Pete Fenlon, one of the founders of ICE, was a amazing cartographer, and his maps of Middle-Earth are still considered to be without peer. They were featured in a Middle-Earth sourcebook of 1982, but the biggest Middle-Earth release would come in 1984. That's when MERP, or Middle-Earth Role Playing was released.

MERP was a system that was largely "cut down" or simplified from Rolemaster itself. It also tried to market itself as sort of a generic 3rd-party supplement as well, and anecdotal evidence does seem to suggest that is how many people used the MERP line.

There was a time when I.C.E.'s MERP was the 2nd-best selling RPG on the market, bowing only to the 800-lb. gorilla of Dungeons & Dragons. It was a worldwide hit. MERP supplements would be made into the mid-90s, detailing both the well and lesser-known regions of Middle-Earth.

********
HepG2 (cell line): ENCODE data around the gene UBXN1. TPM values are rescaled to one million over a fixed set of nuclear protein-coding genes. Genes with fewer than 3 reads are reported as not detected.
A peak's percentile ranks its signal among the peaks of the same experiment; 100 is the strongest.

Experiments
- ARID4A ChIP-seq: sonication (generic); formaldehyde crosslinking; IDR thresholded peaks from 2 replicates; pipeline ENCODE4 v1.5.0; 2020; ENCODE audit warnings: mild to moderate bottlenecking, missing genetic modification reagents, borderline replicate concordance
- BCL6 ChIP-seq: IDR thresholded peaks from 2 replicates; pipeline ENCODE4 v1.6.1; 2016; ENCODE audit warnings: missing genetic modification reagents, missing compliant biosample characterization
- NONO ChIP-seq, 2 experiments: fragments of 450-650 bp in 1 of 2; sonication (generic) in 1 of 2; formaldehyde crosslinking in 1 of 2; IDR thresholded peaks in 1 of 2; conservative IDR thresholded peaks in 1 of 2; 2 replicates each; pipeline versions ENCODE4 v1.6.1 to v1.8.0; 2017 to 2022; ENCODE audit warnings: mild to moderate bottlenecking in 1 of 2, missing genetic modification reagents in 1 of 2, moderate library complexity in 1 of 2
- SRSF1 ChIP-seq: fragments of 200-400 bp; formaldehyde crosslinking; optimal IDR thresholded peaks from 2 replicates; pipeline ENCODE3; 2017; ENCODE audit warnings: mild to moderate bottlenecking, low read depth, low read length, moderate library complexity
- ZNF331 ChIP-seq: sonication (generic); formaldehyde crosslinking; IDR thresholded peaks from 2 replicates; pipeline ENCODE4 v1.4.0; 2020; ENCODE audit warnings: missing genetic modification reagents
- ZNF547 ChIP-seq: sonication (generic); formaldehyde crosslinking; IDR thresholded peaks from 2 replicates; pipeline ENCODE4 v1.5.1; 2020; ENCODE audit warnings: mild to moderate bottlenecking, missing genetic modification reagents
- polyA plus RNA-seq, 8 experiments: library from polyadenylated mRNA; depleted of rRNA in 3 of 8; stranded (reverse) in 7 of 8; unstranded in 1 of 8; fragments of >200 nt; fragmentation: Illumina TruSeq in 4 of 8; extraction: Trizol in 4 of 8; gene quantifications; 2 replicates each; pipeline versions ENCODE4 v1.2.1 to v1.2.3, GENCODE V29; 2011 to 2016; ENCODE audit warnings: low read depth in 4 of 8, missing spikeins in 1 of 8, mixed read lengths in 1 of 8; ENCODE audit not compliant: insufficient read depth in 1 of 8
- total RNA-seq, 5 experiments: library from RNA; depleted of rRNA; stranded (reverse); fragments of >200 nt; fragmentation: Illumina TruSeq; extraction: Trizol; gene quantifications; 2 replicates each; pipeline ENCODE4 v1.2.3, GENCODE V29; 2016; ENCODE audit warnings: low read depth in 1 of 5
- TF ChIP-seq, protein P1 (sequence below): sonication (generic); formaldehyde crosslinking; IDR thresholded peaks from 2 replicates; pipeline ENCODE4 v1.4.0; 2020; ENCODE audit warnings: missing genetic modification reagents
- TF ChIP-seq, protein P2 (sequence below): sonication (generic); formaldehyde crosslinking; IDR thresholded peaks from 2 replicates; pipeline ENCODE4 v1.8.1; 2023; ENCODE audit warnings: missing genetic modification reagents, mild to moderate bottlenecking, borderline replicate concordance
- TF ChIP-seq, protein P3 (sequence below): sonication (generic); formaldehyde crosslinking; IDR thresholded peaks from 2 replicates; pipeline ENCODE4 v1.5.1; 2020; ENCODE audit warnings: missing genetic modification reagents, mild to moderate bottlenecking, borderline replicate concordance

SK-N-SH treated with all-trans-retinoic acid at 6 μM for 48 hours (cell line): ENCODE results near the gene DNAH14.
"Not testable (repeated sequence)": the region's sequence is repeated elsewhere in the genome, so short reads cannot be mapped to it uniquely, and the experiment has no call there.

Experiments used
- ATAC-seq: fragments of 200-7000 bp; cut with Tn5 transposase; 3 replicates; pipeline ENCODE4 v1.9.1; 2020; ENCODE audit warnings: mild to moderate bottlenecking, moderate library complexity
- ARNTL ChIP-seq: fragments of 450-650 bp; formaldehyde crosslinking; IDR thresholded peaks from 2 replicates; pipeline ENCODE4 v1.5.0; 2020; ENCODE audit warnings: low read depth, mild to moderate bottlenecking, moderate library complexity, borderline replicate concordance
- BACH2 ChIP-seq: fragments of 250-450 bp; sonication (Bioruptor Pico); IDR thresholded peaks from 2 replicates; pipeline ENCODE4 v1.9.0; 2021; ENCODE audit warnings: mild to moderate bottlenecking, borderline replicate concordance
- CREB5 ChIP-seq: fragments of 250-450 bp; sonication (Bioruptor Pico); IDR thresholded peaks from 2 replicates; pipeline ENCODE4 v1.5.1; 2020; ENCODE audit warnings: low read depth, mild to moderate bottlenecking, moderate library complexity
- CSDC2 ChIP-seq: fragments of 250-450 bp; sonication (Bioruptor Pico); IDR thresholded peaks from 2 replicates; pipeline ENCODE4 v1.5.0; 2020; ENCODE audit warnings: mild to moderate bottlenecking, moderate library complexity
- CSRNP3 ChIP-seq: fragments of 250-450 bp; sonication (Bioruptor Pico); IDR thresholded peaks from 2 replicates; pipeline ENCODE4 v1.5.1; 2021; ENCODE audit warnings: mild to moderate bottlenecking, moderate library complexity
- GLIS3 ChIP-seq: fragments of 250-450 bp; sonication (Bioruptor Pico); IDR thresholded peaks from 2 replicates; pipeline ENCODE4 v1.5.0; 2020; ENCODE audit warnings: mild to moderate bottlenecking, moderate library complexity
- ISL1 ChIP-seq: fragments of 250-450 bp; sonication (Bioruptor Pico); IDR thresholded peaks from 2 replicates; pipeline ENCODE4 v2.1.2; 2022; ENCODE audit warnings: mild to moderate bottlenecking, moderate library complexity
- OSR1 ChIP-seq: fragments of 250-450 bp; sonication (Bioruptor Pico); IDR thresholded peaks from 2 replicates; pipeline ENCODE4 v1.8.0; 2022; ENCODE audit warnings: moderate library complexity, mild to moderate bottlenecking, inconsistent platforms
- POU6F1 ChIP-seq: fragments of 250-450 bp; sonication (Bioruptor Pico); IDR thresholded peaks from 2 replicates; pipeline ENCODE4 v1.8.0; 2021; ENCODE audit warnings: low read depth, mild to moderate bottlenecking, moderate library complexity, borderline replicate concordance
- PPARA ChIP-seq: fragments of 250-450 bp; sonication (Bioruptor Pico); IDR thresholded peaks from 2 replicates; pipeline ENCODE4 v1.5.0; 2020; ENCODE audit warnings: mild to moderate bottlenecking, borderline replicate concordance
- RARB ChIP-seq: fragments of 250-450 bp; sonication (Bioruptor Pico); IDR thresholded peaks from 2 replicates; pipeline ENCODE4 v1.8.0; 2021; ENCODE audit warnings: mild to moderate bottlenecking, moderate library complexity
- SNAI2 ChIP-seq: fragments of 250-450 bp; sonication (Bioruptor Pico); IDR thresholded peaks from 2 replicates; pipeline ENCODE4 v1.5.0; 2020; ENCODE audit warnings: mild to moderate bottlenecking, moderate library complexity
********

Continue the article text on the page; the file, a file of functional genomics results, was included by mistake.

As MERP was rolling along, Rolemaster was doing pretty well, too. A 2nd edition of the game premiered in 1984. The first of the Companion series, with new rules and options for the game, debuted in 1986. Many other Companion books would follow, adding option after option to an already "crunchy" game.

Like many RPG companies of the late 80s/early 90s, ICE attempted to diversify with multiple product lines. During this time, solo adventuring books (including a Narnia line!), minis games, game distribution (Hero Games), and a series of "mythic" campaign sourcebooks were all produced in addition to Rolemaster & MERP titles. The CyberSpace and SpaceMaster RPG lines also date from this time.